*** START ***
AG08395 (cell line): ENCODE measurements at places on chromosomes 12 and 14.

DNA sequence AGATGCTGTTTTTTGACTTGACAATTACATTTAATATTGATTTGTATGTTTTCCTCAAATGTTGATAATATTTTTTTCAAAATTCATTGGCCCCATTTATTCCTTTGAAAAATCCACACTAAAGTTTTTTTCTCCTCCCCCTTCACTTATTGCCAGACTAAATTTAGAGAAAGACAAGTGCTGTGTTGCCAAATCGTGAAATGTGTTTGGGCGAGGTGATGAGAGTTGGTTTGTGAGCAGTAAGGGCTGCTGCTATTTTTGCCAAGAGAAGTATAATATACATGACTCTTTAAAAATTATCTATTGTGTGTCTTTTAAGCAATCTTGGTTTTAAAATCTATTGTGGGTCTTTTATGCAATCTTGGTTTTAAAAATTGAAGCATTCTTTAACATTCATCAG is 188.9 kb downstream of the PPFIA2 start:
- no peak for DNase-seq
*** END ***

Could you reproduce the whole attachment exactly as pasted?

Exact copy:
AG08395 (cell line): ENCODE measurements at places on chromosomes 12 and 14.

DNA sequence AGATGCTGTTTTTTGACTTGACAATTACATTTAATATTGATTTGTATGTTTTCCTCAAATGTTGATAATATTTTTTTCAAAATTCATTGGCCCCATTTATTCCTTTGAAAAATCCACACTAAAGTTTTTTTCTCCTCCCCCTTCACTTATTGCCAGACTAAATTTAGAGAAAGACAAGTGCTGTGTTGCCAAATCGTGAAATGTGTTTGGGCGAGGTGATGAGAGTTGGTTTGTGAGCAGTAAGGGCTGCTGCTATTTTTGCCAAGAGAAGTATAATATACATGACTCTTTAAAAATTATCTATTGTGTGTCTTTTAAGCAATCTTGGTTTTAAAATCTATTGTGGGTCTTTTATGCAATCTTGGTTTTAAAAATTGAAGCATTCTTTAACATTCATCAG is 188.9 kb downstream of the PPFIA2 start:
- no peak for DNase-seq